Faultline Questions

We've been getting a lot of questions concerning the new Faultline whiskies, which is great! I'm glad everyone is excited about these because we certainly are too! Which one is the best? Which whisky represents the hottest deal? That's what people want to know and I'm always happy to throw in my two cents. Normally I've got a favorite whisky, a cask that represents tremendous quality to me when we buy a batch from a producer. However, in this case I really don't have one. When we bottle something under the Faultline label we're representing K&L as a store and we're catering to a much larger group of drinkers. Therefore, anything that says Faultline on it should be accessible and easy-to-appreciate on a general level. It should also be a good value. Those are two very important criteria to take into consideration when deciding to purchase a bottle of Faultline. Rarely is the "best" or the "most interesting" whisky from our yearly trip the best value, or the most user-friendly.

With the exception of the Bowmore whiskies (which are truly outstanding at any price), neither the Royal Lochnagar, the Bunnahabhain, the Mortlach, the Miltonduff, the Longmorn, the Cragganmore, nor the 1979 blend represent the best casks we found in Scotland this year. The best casks in my mind are the 1989 Jura, the 1997 Laphroaig, and the 1994 Benriach. That's just based on my own personal taste and speaking from a purely qualitative standpoint - price not included. However, when someone offers you a delicious and charming Bunnahabhain 21 year old that you can retail at $79.99 you just can't say "no." It's kind of like when the distributor lets me offer Glenmorangie 18 for $82.99 or Isle of Jura 16 for $49.99. These aren't the first whiskies I would recommend at full price, but when the cost drops dramatically I've got a completely different take. GlenMo 18 at $82.99 is much different than GlenMo 18 at $129.99. That's kind of what happened with all these Faultline casks.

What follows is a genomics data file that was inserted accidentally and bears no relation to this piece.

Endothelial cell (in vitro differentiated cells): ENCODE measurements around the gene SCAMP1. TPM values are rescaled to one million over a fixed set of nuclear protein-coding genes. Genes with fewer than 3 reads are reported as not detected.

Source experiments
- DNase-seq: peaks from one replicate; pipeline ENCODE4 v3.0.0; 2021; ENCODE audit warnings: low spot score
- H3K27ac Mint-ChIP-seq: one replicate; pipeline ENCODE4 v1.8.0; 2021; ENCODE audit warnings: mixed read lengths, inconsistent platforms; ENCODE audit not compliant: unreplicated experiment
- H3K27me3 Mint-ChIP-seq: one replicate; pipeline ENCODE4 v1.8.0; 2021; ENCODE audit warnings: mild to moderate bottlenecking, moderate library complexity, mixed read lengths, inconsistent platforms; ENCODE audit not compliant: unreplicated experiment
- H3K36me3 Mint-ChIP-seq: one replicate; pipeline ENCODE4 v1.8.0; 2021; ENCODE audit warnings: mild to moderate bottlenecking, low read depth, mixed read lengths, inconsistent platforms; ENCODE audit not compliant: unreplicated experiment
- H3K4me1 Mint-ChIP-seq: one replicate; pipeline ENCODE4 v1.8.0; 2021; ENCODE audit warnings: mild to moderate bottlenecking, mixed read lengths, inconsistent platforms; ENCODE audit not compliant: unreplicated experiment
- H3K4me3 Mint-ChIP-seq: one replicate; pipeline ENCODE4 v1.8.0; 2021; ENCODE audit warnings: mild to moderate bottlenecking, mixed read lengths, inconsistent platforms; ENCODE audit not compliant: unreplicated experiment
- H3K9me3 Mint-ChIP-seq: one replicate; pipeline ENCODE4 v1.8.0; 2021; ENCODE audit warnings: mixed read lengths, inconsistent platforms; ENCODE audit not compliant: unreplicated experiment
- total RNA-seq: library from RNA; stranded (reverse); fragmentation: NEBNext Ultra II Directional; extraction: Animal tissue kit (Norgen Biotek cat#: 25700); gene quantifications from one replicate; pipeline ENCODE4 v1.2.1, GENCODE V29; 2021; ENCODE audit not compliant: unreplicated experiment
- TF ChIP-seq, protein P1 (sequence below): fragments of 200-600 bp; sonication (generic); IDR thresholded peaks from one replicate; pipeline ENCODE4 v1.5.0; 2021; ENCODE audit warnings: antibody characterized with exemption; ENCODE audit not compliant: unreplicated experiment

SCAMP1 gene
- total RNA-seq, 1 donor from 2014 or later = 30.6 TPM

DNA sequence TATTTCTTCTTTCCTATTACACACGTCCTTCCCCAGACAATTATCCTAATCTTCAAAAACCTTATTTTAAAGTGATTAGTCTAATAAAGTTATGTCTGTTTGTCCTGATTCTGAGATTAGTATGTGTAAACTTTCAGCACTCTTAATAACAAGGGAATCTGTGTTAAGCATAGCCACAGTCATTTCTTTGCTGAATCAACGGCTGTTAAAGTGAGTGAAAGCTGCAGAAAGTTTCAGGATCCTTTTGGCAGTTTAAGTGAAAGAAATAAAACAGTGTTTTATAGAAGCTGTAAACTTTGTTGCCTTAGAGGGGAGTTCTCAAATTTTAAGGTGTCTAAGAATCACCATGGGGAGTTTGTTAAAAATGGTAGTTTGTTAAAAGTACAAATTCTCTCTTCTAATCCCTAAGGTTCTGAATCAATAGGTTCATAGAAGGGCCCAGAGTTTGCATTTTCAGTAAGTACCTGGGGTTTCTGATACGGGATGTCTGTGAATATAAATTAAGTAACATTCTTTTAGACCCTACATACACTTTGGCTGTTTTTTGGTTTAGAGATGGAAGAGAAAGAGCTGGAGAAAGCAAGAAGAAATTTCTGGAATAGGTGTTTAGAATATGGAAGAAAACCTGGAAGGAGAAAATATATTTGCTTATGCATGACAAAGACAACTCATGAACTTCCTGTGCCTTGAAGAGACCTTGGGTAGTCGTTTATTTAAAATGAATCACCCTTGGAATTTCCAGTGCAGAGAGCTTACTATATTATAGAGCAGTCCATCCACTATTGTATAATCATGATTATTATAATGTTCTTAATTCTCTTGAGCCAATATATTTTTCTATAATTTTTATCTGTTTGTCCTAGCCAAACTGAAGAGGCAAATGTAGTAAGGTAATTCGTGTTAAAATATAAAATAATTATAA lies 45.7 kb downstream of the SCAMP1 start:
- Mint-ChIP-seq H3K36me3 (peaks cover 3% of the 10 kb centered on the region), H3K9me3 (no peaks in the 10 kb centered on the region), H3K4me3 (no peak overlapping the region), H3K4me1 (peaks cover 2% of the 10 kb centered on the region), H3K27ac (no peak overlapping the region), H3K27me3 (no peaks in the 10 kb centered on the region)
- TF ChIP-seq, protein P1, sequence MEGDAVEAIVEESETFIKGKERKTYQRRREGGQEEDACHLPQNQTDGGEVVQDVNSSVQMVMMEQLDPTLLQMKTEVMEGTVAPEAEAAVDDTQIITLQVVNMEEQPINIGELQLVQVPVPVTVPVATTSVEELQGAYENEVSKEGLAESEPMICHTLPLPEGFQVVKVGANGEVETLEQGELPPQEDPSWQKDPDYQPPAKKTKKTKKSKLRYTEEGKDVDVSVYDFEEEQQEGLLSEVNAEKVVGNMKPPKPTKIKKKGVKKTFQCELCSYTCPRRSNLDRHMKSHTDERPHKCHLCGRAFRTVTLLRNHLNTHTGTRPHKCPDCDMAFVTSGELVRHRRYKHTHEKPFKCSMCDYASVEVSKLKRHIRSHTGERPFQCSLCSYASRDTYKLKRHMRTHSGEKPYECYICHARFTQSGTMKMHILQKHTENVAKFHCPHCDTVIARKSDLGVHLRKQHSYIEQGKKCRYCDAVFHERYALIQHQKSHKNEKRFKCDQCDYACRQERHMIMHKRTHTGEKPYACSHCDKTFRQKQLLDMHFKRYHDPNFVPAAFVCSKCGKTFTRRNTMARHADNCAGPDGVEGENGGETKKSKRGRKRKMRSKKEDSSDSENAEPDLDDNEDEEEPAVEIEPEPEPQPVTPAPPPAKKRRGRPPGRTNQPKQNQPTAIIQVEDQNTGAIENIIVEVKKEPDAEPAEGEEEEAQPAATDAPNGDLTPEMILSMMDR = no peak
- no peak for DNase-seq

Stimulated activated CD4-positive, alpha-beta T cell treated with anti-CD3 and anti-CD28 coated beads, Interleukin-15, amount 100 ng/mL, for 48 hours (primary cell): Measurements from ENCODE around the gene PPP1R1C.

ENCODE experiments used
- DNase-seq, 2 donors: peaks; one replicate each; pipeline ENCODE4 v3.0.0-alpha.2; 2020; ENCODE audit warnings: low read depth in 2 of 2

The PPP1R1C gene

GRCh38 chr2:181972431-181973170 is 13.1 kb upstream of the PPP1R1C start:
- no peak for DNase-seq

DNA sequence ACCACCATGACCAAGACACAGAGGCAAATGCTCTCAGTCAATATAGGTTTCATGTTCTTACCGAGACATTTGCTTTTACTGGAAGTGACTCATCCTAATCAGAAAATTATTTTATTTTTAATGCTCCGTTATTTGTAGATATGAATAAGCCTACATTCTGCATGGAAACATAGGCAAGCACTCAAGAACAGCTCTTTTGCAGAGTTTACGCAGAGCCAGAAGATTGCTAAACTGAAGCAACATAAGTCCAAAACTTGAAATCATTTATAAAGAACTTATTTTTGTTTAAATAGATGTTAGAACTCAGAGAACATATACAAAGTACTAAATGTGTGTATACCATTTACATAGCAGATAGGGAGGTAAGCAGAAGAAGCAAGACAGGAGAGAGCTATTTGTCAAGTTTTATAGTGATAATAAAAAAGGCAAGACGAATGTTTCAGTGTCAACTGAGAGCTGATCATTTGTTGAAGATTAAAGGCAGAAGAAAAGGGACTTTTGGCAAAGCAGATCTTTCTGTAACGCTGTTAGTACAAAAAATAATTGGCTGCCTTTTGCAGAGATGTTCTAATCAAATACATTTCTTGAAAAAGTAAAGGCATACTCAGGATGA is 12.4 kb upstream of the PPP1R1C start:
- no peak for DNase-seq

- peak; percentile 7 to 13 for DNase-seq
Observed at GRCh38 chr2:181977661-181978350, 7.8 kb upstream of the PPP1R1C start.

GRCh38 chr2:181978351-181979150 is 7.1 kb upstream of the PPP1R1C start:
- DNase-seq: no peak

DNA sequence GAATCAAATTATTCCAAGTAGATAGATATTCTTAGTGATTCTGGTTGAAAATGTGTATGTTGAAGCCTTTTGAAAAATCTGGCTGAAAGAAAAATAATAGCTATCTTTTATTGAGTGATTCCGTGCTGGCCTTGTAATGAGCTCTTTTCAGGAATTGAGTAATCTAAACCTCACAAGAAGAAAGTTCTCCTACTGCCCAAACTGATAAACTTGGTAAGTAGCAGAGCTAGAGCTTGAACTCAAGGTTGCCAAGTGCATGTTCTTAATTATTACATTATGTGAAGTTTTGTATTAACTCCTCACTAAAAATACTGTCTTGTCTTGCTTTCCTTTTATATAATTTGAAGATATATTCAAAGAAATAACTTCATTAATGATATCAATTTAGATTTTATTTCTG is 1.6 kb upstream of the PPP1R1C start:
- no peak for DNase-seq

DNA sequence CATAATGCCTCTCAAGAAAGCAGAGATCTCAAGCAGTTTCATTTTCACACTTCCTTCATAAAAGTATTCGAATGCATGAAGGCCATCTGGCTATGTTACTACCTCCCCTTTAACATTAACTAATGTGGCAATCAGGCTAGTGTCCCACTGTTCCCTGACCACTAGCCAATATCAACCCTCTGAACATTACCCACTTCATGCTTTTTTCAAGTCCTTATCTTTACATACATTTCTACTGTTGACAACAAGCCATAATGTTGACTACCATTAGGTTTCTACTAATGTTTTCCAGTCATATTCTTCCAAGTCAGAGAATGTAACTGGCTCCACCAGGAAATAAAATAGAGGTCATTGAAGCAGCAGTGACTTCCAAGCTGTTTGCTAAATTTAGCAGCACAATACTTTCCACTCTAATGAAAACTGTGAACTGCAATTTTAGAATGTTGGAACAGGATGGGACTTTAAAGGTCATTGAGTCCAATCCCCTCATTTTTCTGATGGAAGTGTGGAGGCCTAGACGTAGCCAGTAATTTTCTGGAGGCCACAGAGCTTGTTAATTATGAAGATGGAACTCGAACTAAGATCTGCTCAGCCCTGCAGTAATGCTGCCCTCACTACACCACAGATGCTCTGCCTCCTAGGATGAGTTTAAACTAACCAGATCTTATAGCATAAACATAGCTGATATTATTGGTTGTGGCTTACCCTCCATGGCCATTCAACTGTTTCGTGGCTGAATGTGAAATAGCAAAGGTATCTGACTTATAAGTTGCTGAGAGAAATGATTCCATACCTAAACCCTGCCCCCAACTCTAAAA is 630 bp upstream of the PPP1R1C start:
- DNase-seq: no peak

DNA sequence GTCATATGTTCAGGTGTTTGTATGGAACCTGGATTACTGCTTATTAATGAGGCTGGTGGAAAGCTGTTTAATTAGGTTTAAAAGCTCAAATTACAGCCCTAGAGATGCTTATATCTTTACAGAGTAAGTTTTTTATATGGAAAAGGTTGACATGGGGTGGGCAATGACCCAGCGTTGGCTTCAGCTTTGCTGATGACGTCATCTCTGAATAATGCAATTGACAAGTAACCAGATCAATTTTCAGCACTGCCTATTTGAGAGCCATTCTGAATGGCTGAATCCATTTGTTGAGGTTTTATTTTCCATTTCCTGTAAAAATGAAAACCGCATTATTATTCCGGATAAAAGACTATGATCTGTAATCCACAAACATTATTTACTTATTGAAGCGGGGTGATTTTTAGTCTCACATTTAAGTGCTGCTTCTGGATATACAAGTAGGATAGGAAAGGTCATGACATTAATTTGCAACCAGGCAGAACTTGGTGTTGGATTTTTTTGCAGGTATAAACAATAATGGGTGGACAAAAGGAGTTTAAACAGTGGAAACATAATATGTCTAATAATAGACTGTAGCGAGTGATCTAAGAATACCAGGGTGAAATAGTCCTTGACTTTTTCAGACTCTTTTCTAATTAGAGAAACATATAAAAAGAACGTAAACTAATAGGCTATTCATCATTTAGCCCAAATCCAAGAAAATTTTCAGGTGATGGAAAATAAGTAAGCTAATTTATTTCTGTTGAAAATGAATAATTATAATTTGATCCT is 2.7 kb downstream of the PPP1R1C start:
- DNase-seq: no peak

For example, if the Miltonduff 30 year old would have been $200 a bottle we definitely would have passed. But it wasn't $200. It was $60 cheaper. For $140, sign me up because that's a hot deal. That's kind of the story with these Faultline barrels. Not only are they really good values, but they all have drinkable flavor profiles. The Royal Lochnagar is light and grainy, almost Irish whiskey-like. The Bunnahabhain is rich and soft with just the slightest hint of smoke. The Mortlach, Cragganmore, and Longmorn whiskies are all classic examples of the Highland style. The 1979 blend tastes like good 30 year old blended Scotch. They're all fun. They're all tasty. They're all worth getting. But there's not one that outshines the other. There's no superstar, no destined-to-go-down-in-K&L-history type of whisky here.

With that in mind, if you're having trouble picking out a bottle I would say to you, "Just pick one that catches your eye, either because you've never had a whisky from that distillery, or because you think it sounds interesting." You're not going to end up with a bad bottle, that's for sure. And you're certainly not paying too much for what you're getting.

-David Driscoll

David Driscoll